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WORKERS branded the government’s decision today to cut enhanced Covid-related sick pay and leave for NHS staff in England “wrong” and “incomprehensible.”
Covid-related absences have been fully paid for all NHS workers, regardless of their length of service.
But from today, staff terms and conditions in coronavirus workforce guidance and access to special leave for the purpose of self-isolation will be withdrawn.
The Royal College of Nursing previously warned that the removal of the guidance means the immediate end to sick pay for new cases of Covid-19 sickness.
The move is a “slap in the face” for “those who worked selflessly on the front line” throughout the pandemic, a statement by campaign and advocacy group Long Covid Nurses and Midwives UK has said.
It said: “These changes take away the financial security for thousands of NHS staff with long Covid.
“The cost of doing so has been huge, particularly for those healthcare staff who now have long Covid.
“During the first wave of the Covid-19 pandemic, NHS staff were hailed as heroes and clapped every Thursday evening — however, it appears they are heroes no longer and are being abandoned by governments across Great Britain.”
Nurse Julie Taylor, from Yorkshire, who is now working from home due to long Covid, said: “The news that Covid-19 sick pay is going to be removed across the UK is incomprehensible.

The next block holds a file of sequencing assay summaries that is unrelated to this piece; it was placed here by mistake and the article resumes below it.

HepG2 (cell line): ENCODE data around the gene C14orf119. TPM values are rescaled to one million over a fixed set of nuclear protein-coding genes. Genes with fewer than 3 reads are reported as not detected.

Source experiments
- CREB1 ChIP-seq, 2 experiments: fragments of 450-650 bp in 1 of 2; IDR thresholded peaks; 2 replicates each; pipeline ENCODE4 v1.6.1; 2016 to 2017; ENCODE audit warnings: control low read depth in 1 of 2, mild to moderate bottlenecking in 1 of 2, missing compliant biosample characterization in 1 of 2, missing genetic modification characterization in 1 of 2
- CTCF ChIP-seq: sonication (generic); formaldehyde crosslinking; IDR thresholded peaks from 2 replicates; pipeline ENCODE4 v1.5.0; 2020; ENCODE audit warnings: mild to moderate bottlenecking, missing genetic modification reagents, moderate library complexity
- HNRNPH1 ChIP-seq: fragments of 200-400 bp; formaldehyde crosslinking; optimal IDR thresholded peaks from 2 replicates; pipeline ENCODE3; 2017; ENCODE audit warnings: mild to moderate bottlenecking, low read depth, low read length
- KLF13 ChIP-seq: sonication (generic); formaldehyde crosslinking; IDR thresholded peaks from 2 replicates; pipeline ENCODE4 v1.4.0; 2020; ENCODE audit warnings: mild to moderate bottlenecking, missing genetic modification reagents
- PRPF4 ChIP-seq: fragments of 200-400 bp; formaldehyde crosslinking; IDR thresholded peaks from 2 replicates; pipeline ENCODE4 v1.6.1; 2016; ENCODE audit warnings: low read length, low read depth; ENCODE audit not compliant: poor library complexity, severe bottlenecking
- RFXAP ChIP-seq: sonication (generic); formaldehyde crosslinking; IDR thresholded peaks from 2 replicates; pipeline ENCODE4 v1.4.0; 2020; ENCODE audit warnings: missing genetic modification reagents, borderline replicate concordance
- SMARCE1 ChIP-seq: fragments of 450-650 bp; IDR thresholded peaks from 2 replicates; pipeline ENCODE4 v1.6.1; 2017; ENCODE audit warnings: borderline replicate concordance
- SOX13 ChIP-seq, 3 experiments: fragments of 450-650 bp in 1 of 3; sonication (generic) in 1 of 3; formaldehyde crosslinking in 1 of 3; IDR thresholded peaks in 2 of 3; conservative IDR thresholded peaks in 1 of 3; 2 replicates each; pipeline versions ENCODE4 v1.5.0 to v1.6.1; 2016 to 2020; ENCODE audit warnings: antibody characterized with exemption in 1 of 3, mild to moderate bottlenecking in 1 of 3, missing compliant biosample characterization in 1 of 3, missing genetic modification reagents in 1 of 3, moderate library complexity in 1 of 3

“Long Covid is the pandemic within the pandemic; it’s disabling and multifaceted and we need research, treatment and support — not the risk of our income and careers being taken away.”
Clinical support worker Karen, who did not want to give her surname, said: “Colleagues have caught Covid several times since the pandemic began.
“Now we are going to have to consider if we can even afford to be off sick when we catch it, or suffer from long Covid.
“We are the ones on the front line nursing these patients and now we will be penalised for that.
“This government has got this wrong and is playing with our lives.”
A Department of Health and Social Care spokesman said that it was withdrawing the temporary guidance “as part of plans to move back to the normal arrangements.”
The number of people in hospital in England who have tested positive for Covid-19 has climbed above 10,000 for the first time since April, rising by 36 per cent week on week.
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